Rhythmic waves of brain activity cause us to see or not see complex images that flash before our eyes. An image can become practically invisible if it flashes before our eyes at the same time as a low point of those brain waves. We can reset that brain wave rhythm with a simple voluntary action, like choosing to push a button.
The new results come from experts who use optical illusions to understand human vision. Human sight involves activity both in the eyes and in the brain. Optical illusions are formed by playing tricks on any part of our complex visual system.
"This is the first record of rhythmic brain activity used to achieve integrated visual perception," said Associate Professor Isamu Motoyoshi from the University of Tokyo and co-author of the recent research article.
Reoccurring rhythms of attention and perception
Previous research identified that attention fluctuates six to eight times per second (6 to 8 Hertz), a rate researchers refer to as theta rhythms.
The recent investigation started when Motoyoshi and colleagues were studying the Gabor pattern illusion, in which a smoothly moving circle appears to jump across the screen.
Viewers saw jumps at a constant rhythm regardless of the actual speed of the illusion. The rhythm of jumps in the optical illusion was remarkably similar to the theta rhythm of brain waves related to attention.
"That led us to want to study rhythms of attention and visual perception in more detail," said Motoyoshi.
Binding form and color in conscious perception
In their recent experiments, researchers asked participants to push a button to begin each trial, whenever they felt ready. Then after some unpredictable wait time, two images would quickly flash on a computer screen, one after the other. Participants then reported which images they saw.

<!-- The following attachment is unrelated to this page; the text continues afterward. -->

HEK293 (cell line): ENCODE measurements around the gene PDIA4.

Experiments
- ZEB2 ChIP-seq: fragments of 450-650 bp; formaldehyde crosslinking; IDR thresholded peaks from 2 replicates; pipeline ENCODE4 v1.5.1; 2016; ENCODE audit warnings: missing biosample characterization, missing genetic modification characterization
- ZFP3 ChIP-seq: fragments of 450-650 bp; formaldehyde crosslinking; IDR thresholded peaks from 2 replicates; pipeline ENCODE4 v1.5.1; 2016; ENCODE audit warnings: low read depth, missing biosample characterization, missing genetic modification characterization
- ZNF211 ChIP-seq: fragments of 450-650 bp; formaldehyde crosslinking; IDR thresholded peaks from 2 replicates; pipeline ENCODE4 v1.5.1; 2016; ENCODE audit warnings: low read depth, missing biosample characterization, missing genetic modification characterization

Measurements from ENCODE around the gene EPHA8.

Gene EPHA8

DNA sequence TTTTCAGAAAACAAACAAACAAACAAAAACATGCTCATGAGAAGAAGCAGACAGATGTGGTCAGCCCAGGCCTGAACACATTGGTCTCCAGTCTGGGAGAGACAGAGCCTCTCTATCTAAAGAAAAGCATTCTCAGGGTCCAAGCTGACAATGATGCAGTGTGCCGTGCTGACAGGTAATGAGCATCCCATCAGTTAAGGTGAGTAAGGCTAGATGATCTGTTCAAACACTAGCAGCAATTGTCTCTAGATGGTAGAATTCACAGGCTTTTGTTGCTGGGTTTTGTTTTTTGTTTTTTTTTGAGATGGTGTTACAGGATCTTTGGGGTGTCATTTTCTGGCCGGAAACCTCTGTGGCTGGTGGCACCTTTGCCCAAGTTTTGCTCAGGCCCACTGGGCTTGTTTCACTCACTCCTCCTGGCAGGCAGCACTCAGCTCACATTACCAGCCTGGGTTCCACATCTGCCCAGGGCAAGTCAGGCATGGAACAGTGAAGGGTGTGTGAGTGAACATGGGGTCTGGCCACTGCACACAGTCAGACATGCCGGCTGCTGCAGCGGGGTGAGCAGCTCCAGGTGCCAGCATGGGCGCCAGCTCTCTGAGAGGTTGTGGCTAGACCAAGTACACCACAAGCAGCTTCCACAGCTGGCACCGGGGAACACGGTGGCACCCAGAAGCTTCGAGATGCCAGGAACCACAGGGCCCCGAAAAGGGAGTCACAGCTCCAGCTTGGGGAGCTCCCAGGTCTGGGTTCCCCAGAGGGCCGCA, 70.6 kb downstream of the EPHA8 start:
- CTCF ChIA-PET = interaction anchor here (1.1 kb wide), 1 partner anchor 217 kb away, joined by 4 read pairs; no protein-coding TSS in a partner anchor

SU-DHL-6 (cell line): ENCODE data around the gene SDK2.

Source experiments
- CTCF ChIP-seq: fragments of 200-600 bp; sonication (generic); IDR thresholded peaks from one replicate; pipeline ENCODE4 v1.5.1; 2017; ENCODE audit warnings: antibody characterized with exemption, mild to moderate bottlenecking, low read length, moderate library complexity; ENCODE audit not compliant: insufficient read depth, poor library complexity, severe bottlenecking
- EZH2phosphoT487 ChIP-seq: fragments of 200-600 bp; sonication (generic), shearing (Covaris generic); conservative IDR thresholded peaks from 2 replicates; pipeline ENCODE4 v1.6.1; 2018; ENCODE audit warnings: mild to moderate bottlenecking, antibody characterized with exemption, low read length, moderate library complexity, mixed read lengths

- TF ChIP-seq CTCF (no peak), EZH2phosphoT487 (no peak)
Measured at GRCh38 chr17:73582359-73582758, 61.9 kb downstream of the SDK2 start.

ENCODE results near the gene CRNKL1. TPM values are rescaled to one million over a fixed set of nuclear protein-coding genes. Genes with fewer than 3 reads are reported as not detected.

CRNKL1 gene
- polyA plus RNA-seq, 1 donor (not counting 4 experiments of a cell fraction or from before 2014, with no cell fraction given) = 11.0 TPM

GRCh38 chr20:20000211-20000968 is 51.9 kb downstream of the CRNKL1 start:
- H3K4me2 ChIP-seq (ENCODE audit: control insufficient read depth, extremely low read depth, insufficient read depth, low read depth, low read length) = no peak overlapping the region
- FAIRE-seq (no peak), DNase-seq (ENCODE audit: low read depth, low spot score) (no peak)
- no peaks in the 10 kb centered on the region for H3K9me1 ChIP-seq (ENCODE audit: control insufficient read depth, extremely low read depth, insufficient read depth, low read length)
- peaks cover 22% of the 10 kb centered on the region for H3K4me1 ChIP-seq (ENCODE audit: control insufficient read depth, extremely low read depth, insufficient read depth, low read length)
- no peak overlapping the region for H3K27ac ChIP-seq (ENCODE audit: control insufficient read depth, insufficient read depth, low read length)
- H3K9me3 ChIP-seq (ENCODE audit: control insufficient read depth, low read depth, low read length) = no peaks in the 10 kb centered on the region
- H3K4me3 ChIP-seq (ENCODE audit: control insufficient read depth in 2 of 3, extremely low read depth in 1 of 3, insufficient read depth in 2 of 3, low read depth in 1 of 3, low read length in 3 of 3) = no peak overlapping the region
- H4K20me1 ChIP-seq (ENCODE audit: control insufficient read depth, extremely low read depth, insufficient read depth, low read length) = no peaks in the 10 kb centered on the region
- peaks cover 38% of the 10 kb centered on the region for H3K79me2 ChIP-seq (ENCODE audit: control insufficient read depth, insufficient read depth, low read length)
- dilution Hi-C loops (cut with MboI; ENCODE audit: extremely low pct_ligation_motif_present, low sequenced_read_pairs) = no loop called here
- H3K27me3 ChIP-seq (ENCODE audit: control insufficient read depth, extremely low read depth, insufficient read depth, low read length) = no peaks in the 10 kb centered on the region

"These tests are considered high cognitive load tasks. You have to identify both the light intensity - white or black color - and the orientation of the image - left or right diagonal lines," said Ryohei Nakayama, Ph.D., previously a project researcher in Motoyoshi's lab and a currently a researcher at the University of Sydney, Australia.
You can't see what you don't pay attention to
The wait time between the button push and the image flash was between 50 to 800 milliseconds long. In that length of time, theta rhythm brain waves can fluctuate four to seven times.
Participants were much more likely to report correctly which images they saw when the images flashed at the same time as a high point of their attention brain waves, as measured by an EEG (electroencephalogram). The opposite was also true: Participants were more likely to give an incorrect answer when the images were flashed at the same time as a low point of their attention brain wave.
Theoretically, an image could become functionally invisible if it always flashed in time with the low points of theta rhythm attention brain waves.
"Under certain conditions, attention is needed to achieve unified perception. That's the classical story," said Motoyoshi.
"But, it is unlikely that one specific brain region is important for attention. Instead, we think the new story is that periodic rhythmic waves of brain activity are required for both visual perception and attention," he continued.
Motoyoshi and Nakayama hope that their ongoing visual perception research will continue to reveal the complexities of consciousness.
Ryohei Nakayama and Isamu Motoyoshi. 18 March 2019. Attention periodically binds visual features as single events depending on neural oscillations phase-locked to action. The Journal of Neuroscience. DOI: 10.1523/JNEUROSCI.2494-18.2019
Previous Research Article referenced in the text of this press release
Nakayama R, Motoyoshi I, and Sato T. 9 April 2018. Discretized theta-rhythm perception revealed by moving stimuli. Scientific Reports. DOI: 10.1038/s41598-018-24131-6
Graduate School of Arts and Sciences: http://www.
Motoyoshi Lab website (Japanese): http://park2014.
Associate Professor Isamu Motoyoshi
Graduate School of Arts and Sciences, The University of Tokyo
Ms. Caitlin Devor
Division for Strategic Public Relations, The University of Tokyo, 7-3-1 Hongo, Bunkyo-ku, Tokyo 113-8654, JAPAN
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